- 3 Trocadero Art Space, Level 1, 119 Hopkins Street. 12pm - 5pm Wed - Sat. Small art gallery upstairs. Click through to their website to see examples from current exhibitions. Free entry..
- Five Walls, ☎ , e-mail: firstname.lastname@example.org. Wed - Sat 12pm - 5pm. Artist-run art space in the same place as Trocadero (above) Free entry.
Downtown Footscray has a great community feel, with a dozen streets filled with small businesses. As well as the listings below, Footscray also has a number of interesting shops selling traditional African clothing, art and hair products. You can also find several large, over stocked $2 style shops, packed with weird Chinese imports, cheap plastic toys and household goods
While far from being one of Melbourne's shopping destinations, Footscray houses two large markets:
- 1 Footscray Market, 18 Irving Street, ☎ , e-mail: email@example.com. Tue - Wed 7am -4pm, Thu 7am - 6pm, Fri 7am - 7pm, Sat 7am - 5pm. Closed Sun and Mon. Footscray Market is a fresh produce, meat, poultry and seafood market, catering particularly to the various ethnicities and local restaurants. There's also eateries, nut and coffee stalls, tobacconists and a few variety shops. It has the reputation as one of the cheapest places in Melbourne to shop so if you're cooking for yourself it's definitely worth a look. Or just wander around and enjoy the sights and sounds of business going on around you.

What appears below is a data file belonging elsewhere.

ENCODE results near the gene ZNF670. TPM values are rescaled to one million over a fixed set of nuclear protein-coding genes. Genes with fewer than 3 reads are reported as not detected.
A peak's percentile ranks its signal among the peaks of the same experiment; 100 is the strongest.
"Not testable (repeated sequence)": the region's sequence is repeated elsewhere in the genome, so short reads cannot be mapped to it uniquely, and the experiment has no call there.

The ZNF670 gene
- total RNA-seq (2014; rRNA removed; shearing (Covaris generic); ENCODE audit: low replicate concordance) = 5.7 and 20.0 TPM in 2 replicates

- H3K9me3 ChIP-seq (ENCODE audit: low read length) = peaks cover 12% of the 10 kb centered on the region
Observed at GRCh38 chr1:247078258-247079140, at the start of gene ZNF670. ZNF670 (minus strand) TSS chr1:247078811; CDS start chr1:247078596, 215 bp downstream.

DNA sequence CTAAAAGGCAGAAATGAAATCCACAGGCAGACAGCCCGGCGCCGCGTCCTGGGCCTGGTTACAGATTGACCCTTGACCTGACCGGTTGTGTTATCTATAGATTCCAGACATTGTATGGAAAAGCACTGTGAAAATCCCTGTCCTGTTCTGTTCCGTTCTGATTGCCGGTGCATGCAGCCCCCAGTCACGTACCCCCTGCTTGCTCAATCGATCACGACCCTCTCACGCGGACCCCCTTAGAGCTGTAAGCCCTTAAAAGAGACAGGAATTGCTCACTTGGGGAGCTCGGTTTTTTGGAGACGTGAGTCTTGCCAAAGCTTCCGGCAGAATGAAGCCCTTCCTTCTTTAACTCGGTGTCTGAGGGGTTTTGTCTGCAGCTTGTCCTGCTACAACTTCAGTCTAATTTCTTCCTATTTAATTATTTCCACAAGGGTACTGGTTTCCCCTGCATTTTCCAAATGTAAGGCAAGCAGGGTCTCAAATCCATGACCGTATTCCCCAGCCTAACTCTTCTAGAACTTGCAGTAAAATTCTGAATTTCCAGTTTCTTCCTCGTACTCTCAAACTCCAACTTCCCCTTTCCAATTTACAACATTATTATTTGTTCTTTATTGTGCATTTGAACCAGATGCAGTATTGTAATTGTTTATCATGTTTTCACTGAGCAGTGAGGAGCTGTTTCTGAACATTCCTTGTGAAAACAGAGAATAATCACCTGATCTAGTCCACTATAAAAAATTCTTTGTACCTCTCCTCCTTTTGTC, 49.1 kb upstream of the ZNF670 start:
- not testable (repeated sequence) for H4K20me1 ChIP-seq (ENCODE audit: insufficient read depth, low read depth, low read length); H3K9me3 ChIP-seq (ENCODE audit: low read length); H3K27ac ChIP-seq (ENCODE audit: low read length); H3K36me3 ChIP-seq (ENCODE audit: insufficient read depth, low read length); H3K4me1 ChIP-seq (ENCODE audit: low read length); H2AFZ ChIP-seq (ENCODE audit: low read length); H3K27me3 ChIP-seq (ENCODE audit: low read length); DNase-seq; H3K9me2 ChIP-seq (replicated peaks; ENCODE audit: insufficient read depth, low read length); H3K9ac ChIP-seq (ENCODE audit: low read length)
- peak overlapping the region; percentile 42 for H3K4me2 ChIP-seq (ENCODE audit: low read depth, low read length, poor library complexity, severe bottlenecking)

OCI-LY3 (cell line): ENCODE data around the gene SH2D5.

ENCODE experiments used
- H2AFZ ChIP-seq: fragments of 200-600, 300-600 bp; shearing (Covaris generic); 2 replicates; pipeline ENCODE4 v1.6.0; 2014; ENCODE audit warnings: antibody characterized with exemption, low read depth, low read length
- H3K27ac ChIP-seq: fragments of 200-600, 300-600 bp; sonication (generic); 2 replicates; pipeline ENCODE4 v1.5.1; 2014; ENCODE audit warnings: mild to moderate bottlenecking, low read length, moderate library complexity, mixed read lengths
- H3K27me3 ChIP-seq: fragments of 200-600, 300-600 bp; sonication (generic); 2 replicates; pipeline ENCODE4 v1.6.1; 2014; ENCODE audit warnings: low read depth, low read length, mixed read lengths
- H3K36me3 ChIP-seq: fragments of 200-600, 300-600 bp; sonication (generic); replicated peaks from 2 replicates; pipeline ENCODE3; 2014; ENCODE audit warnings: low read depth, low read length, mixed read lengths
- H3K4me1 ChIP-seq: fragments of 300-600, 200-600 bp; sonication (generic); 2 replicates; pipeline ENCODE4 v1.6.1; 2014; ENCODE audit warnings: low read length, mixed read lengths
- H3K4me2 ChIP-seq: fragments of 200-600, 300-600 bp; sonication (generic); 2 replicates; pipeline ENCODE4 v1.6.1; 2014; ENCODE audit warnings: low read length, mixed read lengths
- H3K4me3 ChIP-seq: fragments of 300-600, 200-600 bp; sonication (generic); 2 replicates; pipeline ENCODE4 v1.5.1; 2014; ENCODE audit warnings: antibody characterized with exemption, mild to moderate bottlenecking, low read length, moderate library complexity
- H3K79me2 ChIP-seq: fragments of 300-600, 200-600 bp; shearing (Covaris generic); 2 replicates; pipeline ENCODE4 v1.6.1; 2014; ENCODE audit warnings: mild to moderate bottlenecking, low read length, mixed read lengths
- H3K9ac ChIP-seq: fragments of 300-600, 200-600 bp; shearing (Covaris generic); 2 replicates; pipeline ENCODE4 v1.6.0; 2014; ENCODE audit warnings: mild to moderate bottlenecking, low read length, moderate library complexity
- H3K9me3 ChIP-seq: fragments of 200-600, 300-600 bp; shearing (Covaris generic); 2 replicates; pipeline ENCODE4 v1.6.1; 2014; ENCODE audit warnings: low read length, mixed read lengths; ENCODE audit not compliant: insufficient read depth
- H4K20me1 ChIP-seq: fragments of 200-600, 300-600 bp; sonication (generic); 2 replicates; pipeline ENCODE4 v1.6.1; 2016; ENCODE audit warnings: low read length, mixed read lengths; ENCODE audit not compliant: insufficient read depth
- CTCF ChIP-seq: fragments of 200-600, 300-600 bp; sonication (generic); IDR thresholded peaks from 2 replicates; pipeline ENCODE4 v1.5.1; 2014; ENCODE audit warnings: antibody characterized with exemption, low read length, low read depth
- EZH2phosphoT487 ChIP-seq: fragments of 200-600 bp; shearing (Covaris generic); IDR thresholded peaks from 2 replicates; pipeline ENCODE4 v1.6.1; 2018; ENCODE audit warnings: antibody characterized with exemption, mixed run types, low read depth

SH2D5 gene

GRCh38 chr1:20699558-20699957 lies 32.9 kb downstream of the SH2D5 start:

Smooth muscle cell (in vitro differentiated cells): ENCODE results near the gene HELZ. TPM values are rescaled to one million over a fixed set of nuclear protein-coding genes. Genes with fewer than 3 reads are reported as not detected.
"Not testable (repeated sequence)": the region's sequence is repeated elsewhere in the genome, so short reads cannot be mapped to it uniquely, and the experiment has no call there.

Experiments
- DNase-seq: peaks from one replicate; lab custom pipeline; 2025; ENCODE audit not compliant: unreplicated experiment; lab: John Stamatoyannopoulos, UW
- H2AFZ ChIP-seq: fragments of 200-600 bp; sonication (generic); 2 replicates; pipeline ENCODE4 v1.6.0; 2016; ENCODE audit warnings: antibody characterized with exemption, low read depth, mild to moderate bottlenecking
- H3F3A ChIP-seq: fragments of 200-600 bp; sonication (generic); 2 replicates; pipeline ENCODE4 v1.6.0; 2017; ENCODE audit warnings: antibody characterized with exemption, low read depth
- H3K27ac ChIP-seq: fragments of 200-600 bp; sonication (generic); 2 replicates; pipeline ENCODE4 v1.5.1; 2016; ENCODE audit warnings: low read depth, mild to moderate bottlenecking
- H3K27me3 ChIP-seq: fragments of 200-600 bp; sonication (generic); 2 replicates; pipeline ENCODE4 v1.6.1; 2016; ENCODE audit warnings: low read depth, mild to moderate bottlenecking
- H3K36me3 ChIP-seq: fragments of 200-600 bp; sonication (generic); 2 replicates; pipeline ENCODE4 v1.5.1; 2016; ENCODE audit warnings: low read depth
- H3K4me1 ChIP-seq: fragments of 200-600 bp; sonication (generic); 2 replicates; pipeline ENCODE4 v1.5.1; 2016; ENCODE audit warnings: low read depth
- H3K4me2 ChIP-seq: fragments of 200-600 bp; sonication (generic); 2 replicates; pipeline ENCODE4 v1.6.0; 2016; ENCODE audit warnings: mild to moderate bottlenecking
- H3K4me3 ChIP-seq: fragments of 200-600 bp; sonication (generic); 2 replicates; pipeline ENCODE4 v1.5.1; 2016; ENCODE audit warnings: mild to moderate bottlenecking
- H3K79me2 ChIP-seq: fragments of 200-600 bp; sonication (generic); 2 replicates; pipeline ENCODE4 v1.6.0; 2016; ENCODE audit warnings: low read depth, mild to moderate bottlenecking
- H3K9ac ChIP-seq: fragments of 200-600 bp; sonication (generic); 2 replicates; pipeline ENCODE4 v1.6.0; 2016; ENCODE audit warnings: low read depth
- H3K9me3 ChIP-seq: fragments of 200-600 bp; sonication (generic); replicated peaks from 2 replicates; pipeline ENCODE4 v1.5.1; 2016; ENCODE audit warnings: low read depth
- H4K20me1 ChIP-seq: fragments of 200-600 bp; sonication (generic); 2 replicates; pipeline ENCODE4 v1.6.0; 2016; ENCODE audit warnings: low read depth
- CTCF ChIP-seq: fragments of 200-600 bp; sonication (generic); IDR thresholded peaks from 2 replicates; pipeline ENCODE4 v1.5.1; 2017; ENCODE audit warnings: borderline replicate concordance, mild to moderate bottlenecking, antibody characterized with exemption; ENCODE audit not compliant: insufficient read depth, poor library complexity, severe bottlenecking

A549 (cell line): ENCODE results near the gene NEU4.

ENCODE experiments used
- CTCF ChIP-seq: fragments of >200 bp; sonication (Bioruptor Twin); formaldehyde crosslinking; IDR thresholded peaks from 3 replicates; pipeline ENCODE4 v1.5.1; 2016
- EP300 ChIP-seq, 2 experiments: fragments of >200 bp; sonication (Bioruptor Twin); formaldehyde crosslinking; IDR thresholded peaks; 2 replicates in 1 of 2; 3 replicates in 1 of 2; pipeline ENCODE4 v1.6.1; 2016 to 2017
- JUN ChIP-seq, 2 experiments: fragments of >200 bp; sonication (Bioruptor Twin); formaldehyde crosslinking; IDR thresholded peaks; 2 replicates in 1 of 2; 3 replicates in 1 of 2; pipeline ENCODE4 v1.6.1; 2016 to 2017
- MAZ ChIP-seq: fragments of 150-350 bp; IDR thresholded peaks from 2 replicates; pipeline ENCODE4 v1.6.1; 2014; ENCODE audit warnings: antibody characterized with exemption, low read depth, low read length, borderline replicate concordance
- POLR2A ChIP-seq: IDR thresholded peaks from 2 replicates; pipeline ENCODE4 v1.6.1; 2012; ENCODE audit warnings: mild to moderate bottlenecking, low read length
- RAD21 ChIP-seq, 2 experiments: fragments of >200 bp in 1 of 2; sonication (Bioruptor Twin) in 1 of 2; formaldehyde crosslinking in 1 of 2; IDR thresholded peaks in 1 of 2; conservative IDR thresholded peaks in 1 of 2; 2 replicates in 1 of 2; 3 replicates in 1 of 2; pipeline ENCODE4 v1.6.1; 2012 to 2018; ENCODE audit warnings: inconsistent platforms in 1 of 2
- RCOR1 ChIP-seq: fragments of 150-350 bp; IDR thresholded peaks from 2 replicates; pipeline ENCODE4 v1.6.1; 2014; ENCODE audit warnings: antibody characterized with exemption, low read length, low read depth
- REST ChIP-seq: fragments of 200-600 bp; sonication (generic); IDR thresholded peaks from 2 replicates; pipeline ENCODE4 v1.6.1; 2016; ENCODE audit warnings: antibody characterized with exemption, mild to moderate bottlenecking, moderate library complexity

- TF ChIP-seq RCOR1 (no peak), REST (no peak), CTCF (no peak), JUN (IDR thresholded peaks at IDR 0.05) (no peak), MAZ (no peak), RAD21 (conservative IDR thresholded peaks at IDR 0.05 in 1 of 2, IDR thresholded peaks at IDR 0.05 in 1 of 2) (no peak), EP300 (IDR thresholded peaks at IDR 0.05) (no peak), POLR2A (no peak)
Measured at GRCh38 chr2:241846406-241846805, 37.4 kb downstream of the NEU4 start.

- 2 Little Saigon, 63 Nicholson Street. 9am - 7pm Mon - Sat, 9am - 6pm Sun.. Little Saigon is another large market. It opened in 1992 to cater to the growing Asian population, but now has customers from all backgrounds. Little Saigon is noisy and crowded, with a wide array of tropical fruits and Asian produce.
- 3 Konjo African Craft, 87 Irving Street, ☎ . Store selling Ethiopian food and crafts: spices, flours, raw and roasted coffee, pots, wood craft, clothing and jewellery. Also has a cafe
Like Victoria Street in Richmond, Hopkins Street running through the heart of Footscray is home to a number of very cheap Vietnamese restaurants and noodle shops.
The area centered around the Footscray Hub has become a Little Ethiopia of sorts, and Nicholson Street in particular is lined with African cafes and restaurants, mostly serving traditional Habesha cuisine (that of Ethiopia and Eritrea), characterized by stews and curries dished up on layers of flat bread called injera. Very tasty and ridiculously cheap.